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News Release

Labor Department Publishes Rules for Multiple Employer Welfare Arrangements

Archived News Release — Caution: Information may be out of date.

Washington, DC - The U.S. Department of Labor’s Employee Benefits Security Administration (EBSA) today published final rules to enhance the ability of the department and state insurance regulators to protect workers and their families against health insurance scams.

“This Administration is doing everything in its power to combat fraudulent health insurance plans, and these new rules give us an important new weapon in this battle,” said Secretary of Labor Elaine L. Chao. “We also need to create safe and reliable Association Health Plans that will give small businesses an affordable alternative to these risky schemes.”

The new rules set out the criteria for states and unions to determine whether a health benefit plan is collectively bargained and, thereby, exempt from state regulations governing multiple employer welfare arrangements (MEWAs). Such collectively bargained plans are solely regulated by federal employee benefits law.

“For years, unscrupulous operators of MEWAs have manipulated the law to escape state regulation and delay enforcement,” said Ann L. Combs, assistant secretary for EBSA. “The new rules provide objective criteria to distinguish between legitimate collectively bargained plans and fraudulent health arrangements marketed by sham unions. These new rules will reduce the risk of losses to workers and employers by creating a better environment for states to pursue illegitimate entities.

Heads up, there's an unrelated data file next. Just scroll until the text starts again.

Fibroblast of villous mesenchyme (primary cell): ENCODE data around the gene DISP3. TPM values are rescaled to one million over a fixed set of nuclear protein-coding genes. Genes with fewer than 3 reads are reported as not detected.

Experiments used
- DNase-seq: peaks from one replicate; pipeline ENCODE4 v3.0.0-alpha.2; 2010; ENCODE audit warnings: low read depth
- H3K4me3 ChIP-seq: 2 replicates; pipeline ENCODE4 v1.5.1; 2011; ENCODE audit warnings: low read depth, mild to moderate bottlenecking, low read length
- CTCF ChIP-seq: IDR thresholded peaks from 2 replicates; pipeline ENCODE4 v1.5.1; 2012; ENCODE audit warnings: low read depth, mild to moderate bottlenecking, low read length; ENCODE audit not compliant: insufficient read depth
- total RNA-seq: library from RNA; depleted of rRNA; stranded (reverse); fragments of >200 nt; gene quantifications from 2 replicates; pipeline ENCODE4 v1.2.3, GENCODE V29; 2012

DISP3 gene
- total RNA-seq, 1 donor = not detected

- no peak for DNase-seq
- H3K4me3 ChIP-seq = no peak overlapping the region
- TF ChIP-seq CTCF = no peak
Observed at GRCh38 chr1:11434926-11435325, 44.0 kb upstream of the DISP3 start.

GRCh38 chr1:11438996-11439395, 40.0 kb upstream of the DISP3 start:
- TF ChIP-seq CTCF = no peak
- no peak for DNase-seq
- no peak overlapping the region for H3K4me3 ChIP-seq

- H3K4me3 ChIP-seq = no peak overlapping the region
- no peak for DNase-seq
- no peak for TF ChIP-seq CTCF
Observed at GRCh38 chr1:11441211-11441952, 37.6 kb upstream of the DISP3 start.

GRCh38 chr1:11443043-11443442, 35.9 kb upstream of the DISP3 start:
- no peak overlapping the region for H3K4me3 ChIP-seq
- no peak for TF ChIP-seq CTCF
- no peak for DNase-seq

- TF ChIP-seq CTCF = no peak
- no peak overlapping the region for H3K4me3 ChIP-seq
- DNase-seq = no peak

“The department will continue its efforts to reduce health care fraud through outreach and education to employers, aggressive law enforcement, and increased cooperation with state enforcement agencies,” Combs said.

Although the Employee Retirement Income Security Act (ERISA) generally provides states the ability to require MEWAs to comply with state insurance laws, states cannot regulate health plans that the Secretary of Labor finds are established or operated under collective bargaining agreements.

Under the final rules, states may use the new criteria to determine whether an organization that markets health benefits to the public is a health plan that is collectively bargained. In addition, the rules establish an administrative hearing process that health plans can use in cases where they claim states have improperly determined their status.

The agency also published final rules on reporting by MEWAs and to implement penalties for failure to file M-1 annual reports. The reporting requirement assists the department and state insurance departments identify fraudulent MEWAs, correct violations, and restore unpaid benefits to workers and their families. The M-1 database is available on the department’s website at Failure or refusal to file the report could result in a penalty of $1,100 per day.

The final rules are the product of a negotiated rulemaking process that involved representatives of organized labor, employers, and state insurance departments. Both the MEWA and M-1 regulations are scheduled to be published in the April 9, 2003 Federal Register.

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Archived News Release — Caution: Information may be out of date.

Employee Benefits Security Administration
April 7, 2003
Release Number